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Chapter 8: Myths and intangibles

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NCAA data from a February 2009 study authored by economists Jonathan Orszag and Mark Israel shows athletics budgets amount to 6 percent of most universities’ total institutional spending (Orszag & Israel, 2009). Despite that relatively thin slice of a campus’ budget, athletics events where thousands of students, faculty, administrators and alums gather are often the visible “front porch” for a university. Contests can be community builders. Logos, nicknames, and television appearances brand institutions locally and nationally. Even if athletics programs do not generate net revenue, they surely stimulate alumni giving and increase prospective student applications. This is known as the “Flutie effect,” on the exaggerated notion that Doug Flutie put Boston College on the map with his Hail Mary pass in a 1984 football game against the University of Miami.

There is no correlation between spending more on athletics and winning more . . . [and] increased spending on coaches’ salaries has no significant relationship to success or increased revenue.

Rigorous studies of the subject, however, suggest that there is no significant institutional benefit to athletic success. In a 2004 report for the Knight Commission, Cornell University economist Robert H. Frank, after reviewing the extant scholarly literature, concluded any links to football and men’s basketball victories and increased applications and the SAT scores of the applicants “is small and not significantly different from zero” (Frank, 2004). A 2009 study by Devin G. Pope of the University of Pennsylvania’s Wharton School and Jaren C. Pope of Virginia Tech finds applications do rise from two to eight percent after football and men’s basketball success, but “the impact is often short-lived” (Pope & Pope, 2008).

As for donations, while winning records do not necessarily increase gifts, football bowl game appearances do, Frank wrote, to the tune of $6.50 per alumnus at public universities and $40 per year per alumnus at private schools. “The empirical literature seems to say that if the overall net effect of athletic success on alumni giving is positive, it is likely to be small,” wrote Frank (2004).

Indeed, donations to athletics departments may cannibalize contributions to academic programs. As an April 2007 study in the Journal of Sport Management revealed, athletics departments between 1998 and 2003 received an increased share of gifts – from 14.7 percent to 26 percent - from university supporters even as overall giving to institutions was flat (Humphreys & Mondello, 2007). Even so, a Knight Commission survey of university presidents finds that they “do not view fundraising for athletics and academics a zero-sum game, in which financial gains for athletics programs are made at the expense of the academic side of the house.”

There are two other myths to be dispelled. First, there is no correlation between spending more on athletics and winning more, according to an NCAA report titled, “The Empirical Effects of Collegiate Athletics: An Interim Report" (Litan, Orszag, & Orszag, 2005). Second, increased spending on coaches’ salaries has no significant relationship to success or increased revenue, according to a follow-up study.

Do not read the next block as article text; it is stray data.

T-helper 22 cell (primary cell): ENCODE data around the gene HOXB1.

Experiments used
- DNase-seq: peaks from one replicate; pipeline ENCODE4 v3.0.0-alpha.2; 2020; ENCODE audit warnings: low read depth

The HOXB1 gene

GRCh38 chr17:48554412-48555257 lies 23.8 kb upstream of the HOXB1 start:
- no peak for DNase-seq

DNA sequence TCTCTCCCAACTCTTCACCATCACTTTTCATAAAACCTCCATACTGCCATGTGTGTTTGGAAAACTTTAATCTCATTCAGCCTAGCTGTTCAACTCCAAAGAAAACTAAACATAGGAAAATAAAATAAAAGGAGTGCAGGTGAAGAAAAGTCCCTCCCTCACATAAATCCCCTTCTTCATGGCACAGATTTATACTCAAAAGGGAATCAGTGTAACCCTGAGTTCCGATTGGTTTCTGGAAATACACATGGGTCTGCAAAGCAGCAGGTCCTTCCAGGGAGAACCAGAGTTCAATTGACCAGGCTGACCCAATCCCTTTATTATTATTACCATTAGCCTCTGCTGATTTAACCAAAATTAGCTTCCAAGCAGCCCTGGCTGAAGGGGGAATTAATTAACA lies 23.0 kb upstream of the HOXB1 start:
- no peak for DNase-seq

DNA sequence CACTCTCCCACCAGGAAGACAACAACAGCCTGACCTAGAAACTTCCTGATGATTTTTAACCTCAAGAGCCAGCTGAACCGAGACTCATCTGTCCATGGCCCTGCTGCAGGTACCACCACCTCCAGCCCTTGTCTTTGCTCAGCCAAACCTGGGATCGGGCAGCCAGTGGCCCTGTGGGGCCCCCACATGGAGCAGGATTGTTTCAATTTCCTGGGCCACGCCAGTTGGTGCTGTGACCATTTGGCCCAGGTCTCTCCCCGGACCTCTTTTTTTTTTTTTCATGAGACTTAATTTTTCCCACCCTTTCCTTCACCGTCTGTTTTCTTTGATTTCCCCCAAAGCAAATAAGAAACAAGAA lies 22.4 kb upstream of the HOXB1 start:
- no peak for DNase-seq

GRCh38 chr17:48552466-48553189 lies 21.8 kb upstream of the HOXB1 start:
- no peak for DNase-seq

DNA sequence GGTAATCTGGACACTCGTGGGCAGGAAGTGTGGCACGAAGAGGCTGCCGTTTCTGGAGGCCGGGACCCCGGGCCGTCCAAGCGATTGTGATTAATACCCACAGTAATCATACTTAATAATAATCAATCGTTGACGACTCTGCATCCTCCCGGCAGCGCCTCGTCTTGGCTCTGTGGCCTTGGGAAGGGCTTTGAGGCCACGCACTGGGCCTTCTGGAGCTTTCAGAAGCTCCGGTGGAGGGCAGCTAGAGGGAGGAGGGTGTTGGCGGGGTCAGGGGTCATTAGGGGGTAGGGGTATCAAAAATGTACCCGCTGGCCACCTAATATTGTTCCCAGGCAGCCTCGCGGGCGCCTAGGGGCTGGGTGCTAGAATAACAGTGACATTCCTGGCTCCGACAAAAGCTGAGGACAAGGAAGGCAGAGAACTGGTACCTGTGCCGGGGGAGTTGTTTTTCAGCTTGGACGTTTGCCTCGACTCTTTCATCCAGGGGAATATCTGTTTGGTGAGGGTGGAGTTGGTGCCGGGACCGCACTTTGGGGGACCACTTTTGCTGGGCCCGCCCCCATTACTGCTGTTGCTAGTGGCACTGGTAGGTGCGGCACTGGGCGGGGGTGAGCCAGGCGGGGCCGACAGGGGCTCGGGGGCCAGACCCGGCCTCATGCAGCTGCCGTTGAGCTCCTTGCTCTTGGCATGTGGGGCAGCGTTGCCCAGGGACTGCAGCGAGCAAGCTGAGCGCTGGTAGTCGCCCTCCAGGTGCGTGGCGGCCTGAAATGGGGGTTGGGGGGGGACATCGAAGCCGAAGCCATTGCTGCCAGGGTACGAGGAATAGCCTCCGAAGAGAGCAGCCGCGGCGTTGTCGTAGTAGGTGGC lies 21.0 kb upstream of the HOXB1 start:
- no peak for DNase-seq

Given increased expenses demanded by elite programs, the question is: At what cost would a winning athletic program increase the size and quality of applicants and the donations of boosters? Frank wrote: “A big-time athletic program might be a cost-effective means of expanding the applicant pool if a highly visible winning program could be launched at moderate expense. But . . . even the cost of fielding a losing program is extremely high and growing rapidly” (Frank, 2004).

Another trend has been for athletics programs to reclassify from the Football Championship Subdivision to the Football Bowl Subdivision or from Division II to Division I. Division II sports programs offer fewer athletic grants-in-aid, fewer teams, and little media exposure for their athletes, teams and institutions. When Division II schools jump to Division I and, for some, eventually, to the highest FBS status, there is an educational aspiration component to it. “You are who you play,” one official said.

“Our alumni tell us, ‘We look at the ticker at the bottom of CNN and [our scores] aren't there,’ ” Joseph Chapman, president of North Dakota State University, told the Minneapolis Star Tribune before NDSU’s program leaped to Division I in 2004. “Your athletic status is wrapped in your image and visibility as an institution.”

However, elevation to the higher competitive classification rarely lifts net revenue. In a report on about 50 university programs that reclassified from Division II to some subset of Division I, the authors found that that:

  • Programs that stepped up from Division II to Division I spent more than they took in, experiencing “an average deterioration in net operating revenue” of more than $1 million each;
  • Schools that switched divisions did not generally tend to experience a significant increase in enrollment, although some did;
  • Student fees – and, so, institutional subsidies - increased considerably as programs moved from Division II to Division I;
  • Switching to Division I increased alumni giving earmarked for athletics, but there was no evidence it helped general alumni donations (Orszag & Orszag, 2005).